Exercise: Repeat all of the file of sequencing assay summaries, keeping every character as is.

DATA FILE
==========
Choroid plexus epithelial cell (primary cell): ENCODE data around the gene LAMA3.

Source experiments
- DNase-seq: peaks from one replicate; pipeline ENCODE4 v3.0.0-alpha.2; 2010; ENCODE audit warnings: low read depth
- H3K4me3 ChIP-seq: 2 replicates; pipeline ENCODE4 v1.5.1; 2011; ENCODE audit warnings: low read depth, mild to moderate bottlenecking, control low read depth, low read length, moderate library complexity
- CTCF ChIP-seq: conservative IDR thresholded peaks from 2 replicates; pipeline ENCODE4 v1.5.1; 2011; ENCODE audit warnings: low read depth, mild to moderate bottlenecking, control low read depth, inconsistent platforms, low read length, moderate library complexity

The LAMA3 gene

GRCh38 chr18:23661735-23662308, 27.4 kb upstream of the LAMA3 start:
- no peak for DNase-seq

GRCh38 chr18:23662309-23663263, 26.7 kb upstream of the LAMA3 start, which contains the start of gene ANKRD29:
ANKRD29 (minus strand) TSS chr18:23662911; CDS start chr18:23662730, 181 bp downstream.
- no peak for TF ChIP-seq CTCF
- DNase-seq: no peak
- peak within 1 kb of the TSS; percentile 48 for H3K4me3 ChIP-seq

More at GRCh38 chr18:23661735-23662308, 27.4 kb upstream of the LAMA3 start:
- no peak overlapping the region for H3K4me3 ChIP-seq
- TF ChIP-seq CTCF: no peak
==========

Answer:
Choroid plexus epithelial cell (primary cell): ENCODE data around the gene LAMA3.

Source experiments
- DNase-seq: peaks from one replicate; pipeline ENCODE4 v3.0.0-alpha.2; 2010; ENCODE audit warnings: low read depth
- H3K4me3 ChIP-seq: 2 replicates; pipeline ENCODE4 v1.5.1; 2011; ENCODE audit warnings: low read depth, mild to moderate bottlenecking, control low read depth, low read length, moderate library complexity
- CTCF ChIP-seq: conservative IDR thresholded peaks from 2 replicates; pipeline ENCODE4 v1.5.1; 2011; ENCODE audit warnings: low read depth, mild to moderate bottlenecking, control low read depth, inconsistent platforms, low read length, moderate library complexity

The LAMA3 gene

GRCh38 chr18:23661735-23662308, 27.4 kb upstream of the LAMA3 start:
- no peak for DNase-seq

GRCh38 chr18:23662309-23663263, 26.7 kb upstream of the LAMA3 start, which contains the start of gene ANKRD29:
ANKRD29 (minus strand) TSS chr18:23662911; CDS start chr18:23662730, 181 bp downstream.
- no peak for TF ChIP-seq CTCF
- DNase-seq: no peak
- peak within 1 kb of the TSS; percentile 48 for H3K4me3 ChIP-seq

More at GRCh38 chr18:23661735-23662308, 27.4 kb upstream of the LAMA3 start:
- no peak overlapping the region for H3K4me3 ChIP-seq
- TF ChIP-seq CTCF: no peak